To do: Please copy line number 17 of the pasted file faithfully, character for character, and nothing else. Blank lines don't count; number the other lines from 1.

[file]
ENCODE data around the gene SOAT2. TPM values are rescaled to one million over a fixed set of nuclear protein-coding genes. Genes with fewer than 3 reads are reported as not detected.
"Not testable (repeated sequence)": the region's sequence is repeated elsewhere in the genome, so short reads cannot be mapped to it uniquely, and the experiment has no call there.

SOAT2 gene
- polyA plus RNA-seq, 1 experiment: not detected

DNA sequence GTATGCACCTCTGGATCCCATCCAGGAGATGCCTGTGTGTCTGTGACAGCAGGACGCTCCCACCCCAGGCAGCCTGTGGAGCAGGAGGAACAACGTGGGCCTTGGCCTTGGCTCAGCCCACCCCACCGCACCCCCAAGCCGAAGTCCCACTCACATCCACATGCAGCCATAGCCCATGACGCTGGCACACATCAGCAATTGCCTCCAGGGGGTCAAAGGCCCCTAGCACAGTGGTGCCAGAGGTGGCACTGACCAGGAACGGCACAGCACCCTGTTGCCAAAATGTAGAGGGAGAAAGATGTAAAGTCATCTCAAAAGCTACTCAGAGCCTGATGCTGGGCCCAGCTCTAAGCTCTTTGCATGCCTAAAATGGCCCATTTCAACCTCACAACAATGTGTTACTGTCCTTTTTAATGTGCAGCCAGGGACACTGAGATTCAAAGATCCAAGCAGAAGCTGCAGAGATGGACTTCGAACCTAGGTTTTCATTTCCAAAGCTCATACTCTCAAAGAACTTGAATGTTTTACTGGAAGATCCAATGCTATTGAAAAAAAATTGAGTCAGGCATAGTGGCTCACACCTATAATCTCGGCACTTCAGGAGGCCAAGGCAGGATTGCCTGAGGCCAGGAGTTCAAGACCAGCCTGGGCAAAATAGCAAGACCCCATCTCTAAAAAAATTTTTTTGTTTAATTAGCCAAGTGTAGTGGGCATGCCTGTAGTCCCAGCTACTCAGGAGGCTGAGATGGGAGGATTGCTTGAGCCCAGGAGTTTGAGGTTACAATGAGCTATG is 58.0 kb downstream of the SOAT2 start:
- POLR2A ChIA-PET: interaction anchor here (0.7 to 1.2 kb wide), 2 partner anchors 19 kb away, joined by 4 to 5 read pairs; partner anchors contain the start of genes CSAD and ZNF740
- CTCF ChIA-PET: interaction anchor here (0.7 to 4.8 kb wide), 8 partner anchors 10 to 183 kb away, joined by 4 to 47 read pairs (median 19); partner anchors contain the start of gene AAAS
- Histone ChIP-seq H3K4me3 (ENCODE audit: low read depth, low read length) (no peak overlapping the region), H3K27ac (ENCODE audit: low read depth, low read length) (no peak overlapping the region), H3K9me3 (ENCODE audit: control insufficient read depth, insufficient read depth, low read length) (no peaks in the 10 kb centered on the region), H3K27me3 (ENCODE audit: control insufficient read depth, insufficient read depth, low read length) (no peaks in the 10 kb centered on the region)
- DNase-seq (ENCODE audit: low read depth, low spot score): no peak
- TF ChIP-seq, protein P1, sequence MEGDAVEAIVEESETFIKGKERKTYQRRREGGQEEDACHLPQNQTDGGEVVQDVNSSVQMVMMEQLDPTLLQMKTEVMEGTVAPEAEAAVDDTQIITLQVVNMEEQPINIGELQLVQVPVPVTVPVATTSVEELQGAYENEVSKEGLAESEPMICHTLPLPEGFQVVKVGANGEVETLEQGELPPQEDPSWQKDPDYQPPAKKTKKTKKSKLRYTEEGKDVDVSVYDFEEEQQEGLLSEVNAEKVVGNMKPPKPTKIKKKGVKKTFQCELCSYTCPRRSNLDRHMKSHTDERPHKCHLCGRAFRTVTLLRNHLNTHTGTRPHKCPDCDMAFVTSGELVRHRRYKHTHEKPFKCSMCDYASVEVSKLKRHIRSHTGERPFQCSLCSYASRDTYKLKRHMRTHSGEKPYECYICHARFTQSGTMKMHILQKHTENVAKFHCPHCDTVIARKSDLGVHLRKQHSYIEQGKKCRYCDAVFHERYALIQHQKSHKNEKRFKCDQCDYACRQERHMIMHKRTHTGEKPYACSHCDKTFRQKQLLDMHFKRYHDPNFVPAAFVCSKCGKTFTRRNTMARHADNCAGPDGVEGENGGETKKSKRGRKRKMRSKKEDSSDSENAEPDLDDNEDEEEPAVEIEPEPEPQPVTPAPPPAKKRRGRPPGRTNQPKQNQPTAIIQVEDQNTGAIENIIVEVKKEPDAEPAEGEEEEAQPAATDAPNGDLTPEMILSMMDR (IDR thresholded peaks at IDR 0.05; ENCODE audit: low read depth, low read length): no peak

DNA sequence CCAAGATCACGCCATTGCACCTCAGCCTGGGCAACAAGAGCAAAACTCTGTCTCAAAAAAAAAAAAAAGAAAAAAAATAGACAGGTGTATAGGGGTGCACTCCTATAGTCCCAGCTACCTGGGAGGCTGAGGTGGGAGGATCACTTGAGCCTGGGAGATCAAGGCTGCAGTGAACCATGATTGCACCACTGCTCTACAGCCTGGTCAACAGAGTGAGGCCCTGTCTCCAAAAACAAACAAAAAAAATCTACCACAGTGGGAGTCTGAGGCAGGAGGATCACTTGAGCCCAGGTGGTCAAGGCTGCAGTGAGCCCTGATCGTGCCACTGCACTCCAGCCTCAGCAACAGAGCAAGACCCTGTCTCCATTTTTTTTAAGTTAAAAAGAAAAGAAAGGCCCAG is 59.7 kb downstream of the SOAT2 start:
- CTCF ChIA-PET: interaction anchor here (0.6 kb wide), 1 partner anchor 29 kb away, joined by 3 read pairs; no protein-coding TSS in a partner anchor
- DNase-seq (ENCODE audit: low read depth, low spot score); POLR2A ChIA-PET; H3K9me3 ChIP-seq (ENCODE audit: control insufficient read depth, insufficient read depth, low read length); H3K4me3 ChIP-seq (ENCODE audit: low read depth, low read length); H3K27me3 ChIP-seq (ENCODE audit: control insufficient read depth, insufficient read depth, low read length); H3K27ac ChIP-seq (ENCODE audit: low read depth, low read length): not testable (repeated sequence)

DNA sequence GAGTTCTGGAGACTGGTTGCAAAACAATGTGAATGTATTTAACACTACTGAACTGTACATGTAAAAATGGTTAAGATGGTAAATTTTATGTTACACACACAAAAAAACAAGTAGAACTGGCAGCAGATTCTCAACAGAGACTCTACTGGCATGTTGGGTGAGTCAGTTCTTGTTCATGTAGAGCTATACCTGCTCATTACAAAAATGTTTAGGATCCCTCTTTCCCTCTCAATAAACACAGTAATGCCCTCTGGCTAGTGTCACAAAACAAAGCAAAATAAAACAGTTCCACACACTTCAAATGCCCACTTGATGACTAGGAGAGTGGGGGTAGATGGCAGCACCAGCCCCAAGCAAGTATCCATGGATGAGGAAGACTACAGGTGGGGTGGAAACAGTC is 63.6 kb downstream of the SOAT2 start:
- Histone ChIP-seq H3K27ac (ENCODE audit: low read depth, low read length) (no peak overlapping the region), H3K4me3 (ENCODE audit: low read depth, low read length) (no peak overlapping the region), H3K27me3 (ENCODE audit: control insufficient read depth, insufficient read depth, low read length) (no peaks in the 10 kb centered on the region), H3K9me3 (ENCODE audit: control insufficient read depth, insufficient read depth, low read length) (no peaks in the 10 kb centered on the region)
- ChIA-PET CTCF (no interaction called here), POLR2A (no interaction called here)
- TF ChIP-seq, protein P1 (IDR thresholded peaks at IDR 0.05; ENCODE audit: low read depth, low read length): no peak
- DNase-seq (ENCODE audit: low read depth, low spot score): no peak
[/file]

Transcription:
- TF ChIP-seq, protein P1 (IDR thresholded peaks at IDR 0.05; ENCODE audit: low read depth, low read length): no peak